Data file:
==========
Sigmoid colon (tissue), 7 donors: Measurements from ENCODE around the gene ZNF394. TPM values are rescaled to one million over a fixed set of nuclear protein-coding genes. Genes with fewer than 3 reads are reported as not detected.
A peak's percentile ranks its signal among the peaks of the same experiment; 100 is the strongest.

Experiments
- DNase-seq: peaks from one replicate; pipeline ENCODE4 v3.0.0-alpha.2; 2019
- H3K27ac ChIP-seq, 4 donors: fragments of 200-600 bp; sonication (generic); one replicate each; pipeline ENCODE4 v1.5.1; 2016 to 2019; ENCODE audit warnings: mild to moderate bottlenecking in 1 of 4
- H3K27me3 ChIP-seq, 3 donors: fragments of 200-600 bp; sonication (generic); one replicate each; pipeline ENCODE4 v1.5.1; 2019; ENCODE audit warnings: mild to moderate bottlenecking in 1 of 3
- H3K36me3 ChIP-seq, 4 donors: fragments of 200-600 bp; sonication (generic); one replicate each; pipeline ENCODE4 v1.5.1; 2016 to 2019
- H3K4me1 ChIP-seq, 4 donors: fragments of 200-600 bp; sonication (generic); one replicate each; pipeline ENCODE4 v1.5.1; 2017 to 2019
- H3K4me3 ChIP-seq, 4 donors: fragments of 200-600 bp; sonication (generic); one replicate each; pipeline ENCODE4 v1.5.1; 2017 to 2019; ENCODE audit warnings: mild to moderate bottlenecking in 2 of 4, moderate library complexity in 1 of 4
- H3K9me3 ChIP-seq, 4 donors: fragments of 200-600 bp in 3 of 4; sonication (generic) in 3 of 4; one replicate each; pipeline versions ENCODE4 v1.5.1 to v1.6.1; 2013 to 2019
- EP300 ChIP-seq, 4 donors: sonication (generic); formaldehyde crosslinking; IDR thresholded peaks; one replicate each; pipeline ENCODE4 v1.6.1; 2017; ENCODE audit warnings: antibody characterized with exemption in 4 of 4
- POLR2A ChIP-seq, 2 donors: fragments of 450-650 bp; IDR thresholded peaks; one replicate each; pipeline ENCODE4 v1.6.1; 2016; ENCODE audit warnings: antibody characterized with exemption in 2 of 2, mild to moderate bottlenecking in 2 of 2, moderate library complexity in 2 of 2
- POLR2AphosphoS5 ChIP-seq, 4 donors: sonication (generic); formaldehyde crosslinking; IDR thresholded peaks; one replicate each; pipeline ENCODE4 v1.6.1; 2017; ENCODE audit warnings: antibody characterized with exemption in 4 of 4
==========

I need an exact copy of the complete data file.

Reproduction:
Sigmoid colon (tissue), 7 donors: Measurements from ENCODE around the gene ZNF394. TPM values are rescaled to one million over a fixed set of nuclear protein-coding genes. Genes with fewer than 3 reads are reported as not detected.
A peak's percentile ranks its signal among the peaks of the same experiment; 100 is the strongest.

Experiments
- DNase-seq: peaks from one replicate; pipeline ENCODE4 v3.0.0-alpha.2; 2019
- H3K27ac ChIP-seq, 4 donors: fragments of 200-600 bp; sonication (generic); one replicate each; pipeline ENCODE4 v1.5.1; 2016 to 2019; ENCODE audit warnings: mild to moderate bottlenecking in 1 of 4
- H3K27me3 ChIP-seq, 3 donors: fragments of 200-600 bp; sonication (generic); one replicate each; pipeline ENCODE4 v1.5.1; 2019; ENCODE audit warnings: mild to moderate bottlenecking in 1 of 3
- H3K36me3 ChIP-seq, 4 donors: fragments of 200-600 bp; sonication (generic); one replicate each; pipeline ENCODE4 v1.5.1; 2016 to 2019
- H3K4me1 ChIP-seq, 4 donors: fragments of 200-600 bp; sonication (generic); one replicate each; pipeline ENCODE4 v1.5.1; 2017 to 2019
- H3K4me3 ChIP-seq, 4 donors: fragments of 200-600 bp; sonication (generic); one replicate each; pipeline ENCODE4 v1.5.1; 2017 to 2019; ENCODE audit warnings: mild to moderate bottlenecking in 2 of 4, moderate library complexity in 1 of 4
- H3K9me3 ChIP-seq, 4 donors: fragments of 200-600 bp in 3 of 4; sonication (generic) in 3 of 4; one replicate each; pipeline versions ENCODE4 v1.5.1 to v1.6.1; 2013 to 2019
- EP300 ChIP-seq, 4 donors: sonication (generic); formaldehyde crosslinking; IDR thresholded peaks; one replicate each; pipeline ENCODE4 v1.6.1; 2017; ENCODE audit warnings: antibody characterized with exemption in 4 of 4
- POLR2A ChIP-seq, 2 donors: fragments of 450-650 bp; IDR thresholded peaks; one replicate each; pipeline ENCODE4 v1.6.1; 2016; ENCODE audit warnings: antibody characterized with exemption in 2 of 2, mild to moderate bottlenecking in 2 of 2, moderate library complexity in 2 of 2
- POLR2AphosphoS5 ChIP-seq, 4 donors: sonication (generic); formaldehyde crosslinking; IDR thresholded peaks; one replicate each; pipeline ENCODE4 v1.6.1; 2017; ENCODE audit warnings: antibody characterized with exemption in 4 of 4